Posted by: Brian Gracely
Cloud Computing, Costs, Dell, HP, Lock-In, Multi-Cloud, Open Source, OpenStack, Rackspace, VMware
As I was getting back into the swing of things after the holidays and reviewing a bunch of news sources, a couple of things caught my eye. The first was the return of Portlandia, which made me think of one of my favorite lines, “Portland is a city where young people go to retire.”
The next item I noticed was the announcement of the OpenStack Summit 2013 (Spring), being held in Portland. OpenStack is the collection of open source cloud computing projects with the goal of creating an open alternative to existing cloud computing environments. It promises to allow customers to be able avoid lock-in and support multi-cloud environments. So coincidently, the dream of the open multi-cloud is going to be alive in Portland. Tattoos and Clowning is optional.
Or is it?
I was somewhat surprised to see that Dell claims OpenStack is being “dramatically forked”, causing them to delay their public cloud offering until late 2013 or 2014. This came only a few weeks after they announced support for OpenStack for their Private Cloud offering. While this is only one data point, it also appears to be confirmed by Dell’s OpenStack lead Rob Hershfeld. These comments don’t imply any significant problems with OpenStack, but it does bring up the question about how various companies will balance the tradeoffs of open projects and quarterly revenue demands. Innovation vs. Operations vs. Implementation. How much of the multi-cloud interoperability burden will be placed on customers, and how easily will it be for them to know where multi-cloud is possible? And does any vendor or Cloud Provider really have any incentive to help customers move their application workloads from one cloud to another?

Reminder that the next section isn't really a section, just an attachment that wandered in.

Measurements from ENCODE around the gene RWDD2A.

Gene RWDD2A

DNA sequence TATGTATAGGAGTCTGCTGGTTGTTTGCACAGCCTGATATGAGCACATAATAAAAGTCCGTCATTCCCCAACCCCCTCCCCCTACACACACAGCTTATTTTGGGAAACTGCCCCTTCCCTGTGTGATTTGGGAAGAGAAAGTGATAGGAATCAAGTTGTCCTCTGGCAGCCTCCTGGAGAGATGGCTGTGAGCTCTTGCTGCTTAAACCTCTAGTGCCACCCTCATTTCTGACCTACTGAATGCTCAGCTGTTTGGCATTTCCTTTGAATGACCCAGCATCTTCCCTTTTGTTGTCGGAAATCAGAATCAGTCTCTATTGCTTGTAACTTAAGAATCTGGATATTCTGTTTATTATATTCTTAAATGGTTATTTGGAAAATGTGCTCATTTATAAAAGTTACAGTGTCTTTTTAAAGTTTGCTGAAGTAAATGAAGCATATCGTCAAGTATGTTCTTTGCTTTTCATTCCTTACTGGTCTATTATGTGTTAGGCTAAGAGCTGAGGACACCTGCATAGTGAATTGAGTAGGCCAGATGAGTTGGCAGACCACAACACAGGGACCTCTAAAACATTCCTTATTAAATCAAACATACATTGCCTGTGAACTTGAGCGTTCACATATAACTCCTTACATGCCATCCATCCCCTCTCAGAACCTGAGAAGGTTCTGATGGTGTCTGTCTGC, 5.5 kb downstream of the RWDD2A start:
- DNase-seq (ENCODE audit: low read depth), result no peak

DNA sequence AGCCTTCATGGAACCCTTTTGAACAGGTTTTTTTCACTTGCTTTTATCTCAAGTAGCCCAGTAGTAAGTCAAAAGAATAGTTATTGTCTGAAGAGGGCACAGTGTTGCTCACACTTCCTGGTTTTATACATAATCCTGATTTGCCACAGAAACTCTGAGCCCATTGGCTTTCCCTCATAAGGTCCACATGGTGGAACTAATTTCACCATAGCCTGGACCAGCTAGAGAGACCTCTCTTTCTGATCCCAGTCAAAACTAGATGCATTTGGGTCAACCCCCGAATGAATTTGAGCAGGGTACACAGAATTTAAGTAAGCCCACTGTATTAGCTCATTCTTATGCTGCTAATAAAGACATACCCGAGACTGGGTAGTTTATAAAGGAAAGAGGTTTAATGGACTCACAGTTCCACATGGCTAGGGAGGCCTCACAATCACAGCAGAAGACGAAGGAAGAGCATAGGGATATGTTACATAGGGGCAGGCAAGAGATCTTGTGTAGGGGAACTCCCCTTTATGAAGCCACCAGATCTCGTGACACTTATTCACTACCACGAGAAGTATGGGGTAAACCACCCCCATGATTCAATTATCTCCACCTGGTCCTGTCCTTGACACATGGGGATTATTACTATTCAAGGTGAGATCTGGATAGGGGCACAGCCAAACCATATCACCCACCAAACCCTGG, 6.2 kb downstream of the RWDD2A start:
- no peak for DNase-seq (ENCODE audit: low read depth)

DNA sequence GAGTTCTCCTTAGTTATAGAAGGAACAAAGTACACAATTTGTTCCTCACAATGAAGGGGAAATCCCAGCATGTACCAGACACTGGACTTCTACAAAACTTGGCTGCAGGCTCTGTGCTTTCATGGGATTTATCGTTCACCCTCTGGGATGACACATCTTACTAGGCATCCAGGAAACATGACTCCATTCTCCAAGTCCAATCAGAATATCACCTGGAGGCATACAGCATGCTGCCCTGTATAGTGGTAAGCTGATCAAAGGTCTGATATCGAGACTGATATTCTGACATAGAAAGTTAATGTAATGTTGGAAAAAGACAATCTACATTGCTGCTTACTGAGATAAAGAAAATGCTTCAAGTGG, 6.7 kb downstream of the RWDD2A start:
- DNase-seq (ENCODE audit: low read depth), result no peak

The last item I saw was a knowledgable SysAdmin questioning if OpenStack actually prevents lock-in. He reinforced my prior statement that “open” doesn’t always make things less expensive or less complicated. Whether it’s IT Operations or Developers, almost any decision made about technology comes with some level of cost (people, hardware, software, licenses, integration), so “lock-in” is nothing more than the level of risk of making a decision plus on-going costs plus the cost of future changes.
How important is multi-cloud interoperability to your future IT plans?
How confident are you that multi-cloud technology will be available to your business when the time comes for those capabilities?